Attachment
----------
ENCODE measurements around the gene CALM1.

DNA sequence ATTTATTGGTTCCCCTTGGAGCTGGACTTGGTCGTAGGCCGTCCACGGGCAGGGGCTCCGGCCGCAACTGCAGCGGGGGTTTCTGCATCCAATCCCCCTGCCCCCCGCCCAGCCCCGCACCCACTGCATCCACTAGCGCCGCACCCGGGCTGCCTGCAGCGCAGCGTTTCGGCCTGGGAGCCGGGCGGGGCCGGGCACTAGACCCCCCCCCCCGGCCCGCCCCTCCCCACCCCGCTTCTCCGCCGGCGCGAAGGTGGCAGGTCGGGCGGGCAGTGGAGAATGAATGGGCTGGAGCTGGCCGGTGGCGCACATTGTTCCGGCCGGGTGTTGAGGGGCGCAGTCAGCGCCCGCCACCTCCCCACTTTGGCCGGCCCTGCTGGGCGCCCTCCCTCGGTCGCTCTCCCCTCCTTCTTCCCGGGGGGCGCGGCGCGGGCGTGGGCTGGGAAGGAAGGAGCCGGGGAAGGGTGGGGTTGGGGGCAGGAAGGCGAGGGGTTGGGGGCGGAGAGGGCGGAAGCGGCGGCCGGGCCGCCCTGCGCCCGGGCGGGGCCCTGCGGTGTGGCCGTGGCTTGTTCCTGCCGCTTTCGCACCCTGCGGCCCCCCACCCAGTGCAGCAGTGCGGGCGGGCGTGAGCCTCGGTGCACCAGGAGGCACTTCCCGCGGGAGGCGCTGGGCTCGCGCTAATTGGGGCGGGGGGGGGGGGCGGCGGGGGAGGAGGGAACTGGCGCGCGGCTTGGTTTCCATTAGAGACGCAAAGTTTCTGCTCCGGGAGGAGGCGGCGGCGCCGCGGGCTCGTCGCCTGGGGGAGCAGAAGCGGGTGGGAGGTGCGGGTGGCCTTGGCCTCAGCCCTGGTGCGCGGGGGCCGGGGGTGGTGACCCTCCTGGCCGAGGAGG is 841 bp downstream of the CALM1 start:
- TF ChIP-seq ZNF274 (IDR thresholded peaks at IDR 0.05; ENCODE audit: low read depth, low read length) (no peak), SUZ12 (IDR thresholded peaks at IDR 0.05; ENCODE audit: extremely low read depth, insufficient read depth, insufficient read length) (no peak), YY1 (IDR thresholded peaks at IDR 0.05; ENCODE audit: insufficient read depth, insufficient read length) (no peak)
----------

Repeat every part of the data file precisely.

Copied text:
ENCODE measurements around the gene CALM1.

DNA sequence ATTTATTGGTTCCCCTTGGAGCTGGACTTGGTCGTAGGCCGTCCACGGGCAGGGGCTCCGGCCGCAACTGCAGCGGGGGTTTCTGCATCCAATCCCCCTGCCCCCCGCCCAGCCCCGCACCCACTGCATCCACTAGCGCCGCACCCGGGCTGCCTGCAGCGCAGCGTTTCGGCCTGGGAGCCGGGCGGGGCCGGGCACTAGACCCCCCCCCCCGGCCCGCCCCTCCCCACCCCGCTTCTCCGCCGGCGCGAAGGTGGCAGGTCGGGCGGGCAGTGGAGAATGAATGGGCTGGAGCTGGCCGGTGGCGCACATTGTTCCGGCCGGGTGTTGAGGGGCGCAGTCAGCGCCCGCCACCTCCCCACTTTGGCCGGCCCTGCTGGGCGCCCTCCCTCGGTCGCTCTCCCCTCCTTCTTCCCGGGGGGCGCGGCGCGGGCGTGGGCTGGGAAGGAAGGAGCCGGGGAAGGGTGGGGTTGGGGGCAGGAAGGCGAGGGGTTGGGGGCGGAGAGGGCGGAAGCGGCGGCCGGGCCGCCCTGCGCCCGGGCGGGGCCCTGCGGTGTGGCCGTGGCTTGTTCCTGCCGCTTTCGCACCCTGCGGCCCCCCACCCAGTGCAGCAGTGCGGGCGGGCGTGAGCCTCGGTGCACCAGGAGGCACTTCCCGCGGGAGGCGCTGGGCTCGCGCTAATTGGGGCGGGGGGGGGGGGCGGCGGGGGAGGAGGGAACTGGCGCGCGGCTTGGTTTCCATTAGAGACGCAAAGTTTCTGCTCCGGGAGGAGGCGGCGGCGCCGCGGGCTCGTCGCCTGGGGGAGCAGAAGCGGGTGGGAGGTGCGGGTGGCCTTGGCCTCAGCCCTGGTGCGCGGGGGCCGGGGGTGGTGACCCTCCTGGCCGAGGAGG is 841 bp downstream of the CALM1 start:
- TF ChIP-seq ZNF274 (IDR thresholded peaks at IDR 0.05; ENCODE audit: low read depth, low read length) (no peak), SUZ12 (IDR thresholded peaks at IDR 0.05; ENCODE audit: extremely low read depth, insufficient read depth, insufficient read length) (no peak), YY1 (IDR thresholded peaks at IDR 0.05; ENCODE audit: insufficient read depth, insufficient read length) (no peak)